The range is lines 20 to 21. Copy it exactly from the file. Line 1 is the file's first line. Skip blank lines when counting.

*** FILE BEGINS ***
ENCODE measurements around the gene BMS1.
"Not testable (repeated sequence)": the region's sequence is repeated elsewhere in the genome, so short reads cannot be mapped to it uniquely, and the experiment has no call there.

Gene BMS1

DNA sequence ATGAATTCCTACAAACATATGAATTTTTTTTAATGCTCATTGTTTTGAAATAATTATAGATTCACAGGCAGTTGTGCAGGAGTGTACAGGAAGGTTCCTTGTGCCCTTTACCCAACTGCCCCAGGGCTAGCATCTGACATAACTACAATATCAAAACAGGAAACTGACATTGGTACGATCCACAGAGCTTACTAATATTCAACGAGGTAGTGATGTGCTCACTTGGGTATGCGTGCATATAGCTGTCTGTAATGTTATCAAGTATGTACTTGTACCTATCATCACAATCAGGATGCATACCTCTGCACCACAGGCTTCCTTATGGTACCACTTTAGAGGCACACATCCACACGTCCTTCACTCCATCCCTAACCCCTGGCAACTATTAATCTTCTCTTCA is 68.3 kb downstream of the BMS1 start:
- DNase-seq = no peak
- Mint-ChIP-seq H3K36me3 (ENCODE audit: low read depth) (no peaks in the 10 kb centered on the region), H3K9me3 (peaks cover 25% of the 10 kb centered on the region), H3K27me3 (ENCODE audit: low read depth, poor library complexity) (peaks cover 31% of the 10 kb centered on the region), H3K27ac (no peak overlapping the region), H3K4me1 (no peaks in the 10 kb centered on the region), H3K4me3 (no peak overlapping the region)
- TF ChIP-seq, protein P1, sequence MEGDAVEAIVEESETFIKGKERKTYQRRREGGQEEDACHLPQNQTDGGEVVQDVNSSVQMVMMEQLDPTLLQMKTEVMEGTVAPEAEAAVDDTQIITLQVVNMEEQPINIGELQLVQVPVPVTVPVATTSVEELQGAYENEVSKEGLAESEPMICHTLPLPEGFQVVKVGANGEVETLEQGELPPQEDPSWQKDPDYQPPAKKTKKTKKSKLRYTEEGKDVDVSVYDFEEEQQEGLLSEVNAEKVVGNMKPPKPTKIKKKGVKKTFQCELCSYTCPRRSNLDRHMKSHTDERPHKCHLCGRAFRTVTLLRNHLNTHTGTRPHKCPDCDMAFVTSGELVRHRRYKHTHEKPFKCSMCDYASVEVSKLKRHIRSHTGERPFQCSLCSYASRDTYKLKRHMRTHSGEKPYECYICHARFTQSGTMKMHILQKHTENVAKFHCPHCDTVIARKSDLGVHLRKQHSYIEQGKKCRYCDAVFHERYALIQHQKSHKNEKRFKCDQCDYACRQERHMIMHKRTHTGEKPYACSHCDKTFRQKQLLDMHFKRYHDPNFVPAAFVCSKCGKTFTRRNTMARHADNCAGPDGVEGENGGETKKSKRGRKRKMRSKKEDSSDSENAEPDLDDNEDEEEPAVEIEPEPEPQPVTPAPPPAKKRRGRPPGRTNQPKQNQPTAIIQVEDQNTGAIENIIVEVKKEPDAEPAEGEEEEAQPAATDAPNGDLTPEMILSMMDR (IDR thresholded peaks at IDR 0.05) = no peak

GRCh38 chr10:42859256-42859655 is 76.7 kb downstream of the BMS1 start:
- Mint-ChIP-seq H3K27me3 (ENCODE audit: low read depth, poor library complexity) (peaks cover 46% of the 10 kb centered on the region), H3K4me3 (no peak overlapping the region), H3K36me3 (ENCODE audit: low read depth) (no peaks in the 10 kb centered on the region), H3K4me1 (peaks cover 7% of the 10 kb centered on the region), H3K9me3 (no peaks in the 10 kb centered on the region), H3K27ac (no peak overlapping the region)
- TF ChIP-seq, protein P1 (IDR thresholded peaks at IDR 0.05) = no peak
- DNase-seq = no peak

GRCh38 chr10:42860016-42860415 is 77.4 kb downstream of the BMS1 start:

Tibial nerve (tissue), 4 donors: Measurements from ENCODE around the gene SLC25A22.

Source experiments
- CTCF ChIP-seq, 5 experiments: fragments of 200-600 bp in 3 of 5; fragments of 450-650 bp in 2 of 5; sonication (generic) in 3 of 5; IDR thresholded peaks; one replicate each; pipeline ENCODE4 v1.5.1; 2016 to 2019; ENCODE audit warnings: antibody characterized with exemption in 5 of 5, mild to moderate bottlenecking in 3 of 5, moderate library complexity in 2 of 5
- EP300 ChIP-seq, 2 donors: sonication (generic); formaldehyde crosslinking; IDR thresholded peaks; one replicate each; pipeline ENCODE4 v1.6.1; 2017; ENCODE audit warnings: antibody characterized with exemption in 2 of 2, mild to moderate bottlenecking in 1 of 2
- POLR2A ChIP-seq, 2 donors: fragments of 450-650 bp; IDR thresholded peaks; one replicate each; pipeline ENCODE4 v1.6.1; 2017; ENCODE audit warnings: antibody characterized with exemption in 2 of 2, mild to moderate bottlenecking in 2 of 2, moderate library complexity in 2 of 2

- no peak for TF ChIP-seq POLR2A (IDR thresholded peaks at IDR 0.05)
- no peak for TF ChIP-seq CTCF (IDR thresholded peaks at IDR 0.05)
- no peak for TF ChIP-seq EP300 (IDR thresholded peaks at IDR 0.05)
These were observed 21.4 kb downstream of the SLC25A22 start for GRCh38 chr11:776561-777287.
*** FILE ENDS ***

- no peak for TF ChIP-seq EP300 (IDR thresholded peaks at IDR 0.05)
These were observed 21.4 kb downstream of the SLC25A22 start for GRCh38 chr11:776561-777287.